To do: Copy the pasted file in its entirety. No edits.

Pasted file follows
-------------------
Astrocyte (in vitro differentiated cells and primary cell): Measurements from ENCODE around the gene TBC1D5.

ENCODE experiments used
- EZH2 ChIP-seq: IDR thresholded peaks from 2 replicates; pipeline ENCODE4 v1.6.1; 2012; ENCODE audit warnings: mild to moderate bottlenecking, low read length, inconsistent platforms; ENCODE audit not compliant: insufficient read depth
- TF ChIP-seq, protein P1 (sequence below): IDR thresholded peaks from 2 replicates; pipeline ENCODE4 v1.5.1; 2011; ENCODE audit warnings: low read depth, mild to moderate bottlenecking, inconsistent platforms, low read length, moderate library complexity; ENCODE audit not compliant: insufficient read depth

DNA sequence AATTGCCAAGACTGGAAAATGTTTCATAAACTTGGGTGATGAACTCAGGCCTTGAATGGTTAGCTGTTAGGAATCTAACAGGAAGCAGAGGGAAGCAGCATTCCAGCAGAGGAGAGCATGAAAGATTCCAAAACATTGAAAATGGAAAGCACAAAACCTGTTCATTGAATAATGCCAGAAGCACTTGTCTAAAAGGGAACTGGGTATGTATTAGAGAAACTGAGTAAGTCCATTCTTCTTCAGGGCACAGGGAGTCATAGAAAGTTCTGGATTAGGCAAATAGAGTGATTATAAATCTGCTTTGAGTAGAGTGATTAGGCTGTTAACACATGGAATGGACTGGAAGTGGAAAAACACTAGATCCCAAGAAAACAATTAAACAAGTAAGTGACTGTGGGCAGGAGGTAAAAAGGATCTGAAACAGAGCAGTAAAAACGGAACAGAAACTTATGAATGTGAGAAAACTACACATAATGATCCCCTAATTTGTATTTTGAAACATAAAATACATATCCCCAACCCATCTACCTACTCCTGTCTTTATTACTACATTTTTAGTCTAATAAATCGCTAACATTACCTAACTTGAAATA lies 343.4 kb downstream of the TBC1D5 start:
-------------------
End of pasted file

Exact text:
Astrocyte (in vitro differentiated cells and primary cell): Measurements from ENCODE around the gene TBC1D5.

ENCODE experiments used
- EZH2 ChIP-seq: IDR thresholded peaks from 2 replicates; pipeline ENCODE4 v1.6.1; 2012; ENCODE audit warnings: mild to moderate bottlenecking, low read length, inconsistent platforms; ENCODE audit not compliant: insufficient read depth
- TF ChIP-seq, protein P1 (sequence below): IDR thresholded peaks from 2 replicates; pipeline ENCODE4 v1.5.1; 2011; ENCODE audit warnings: low read depth, mild to moderate bottlenecking, inconsistent platforms, low read length, moderate library complexity; ENCODE audit not compliant: insufficient read depth

DNA sequence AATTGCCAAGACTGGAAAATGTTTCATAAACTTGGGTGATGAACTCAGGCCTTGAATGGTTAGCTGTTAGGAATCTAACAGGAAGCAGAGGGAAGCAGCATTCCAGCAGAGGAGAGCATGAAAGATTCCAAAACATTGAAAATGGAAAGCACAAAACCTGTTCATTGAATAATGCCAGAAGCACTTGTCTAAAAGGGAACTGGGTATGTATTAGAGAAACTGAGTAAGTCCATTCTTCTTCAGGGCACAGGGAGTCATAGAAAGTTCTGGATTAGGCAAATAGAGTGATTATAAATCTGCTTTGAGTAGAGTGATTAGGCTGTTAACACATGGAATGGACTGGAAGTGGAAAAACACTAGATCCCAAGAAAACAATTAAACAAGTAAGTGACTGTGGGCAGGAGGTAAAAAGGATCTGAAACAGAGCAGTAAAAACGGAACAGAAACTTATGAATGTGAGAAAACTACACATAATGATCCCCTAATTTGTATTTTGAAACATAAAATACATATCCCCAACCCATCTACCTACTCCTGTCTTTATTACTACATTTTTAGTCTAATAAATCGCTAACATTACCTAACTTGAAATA lies 343.4 kb downstream of the TBC1D5 start: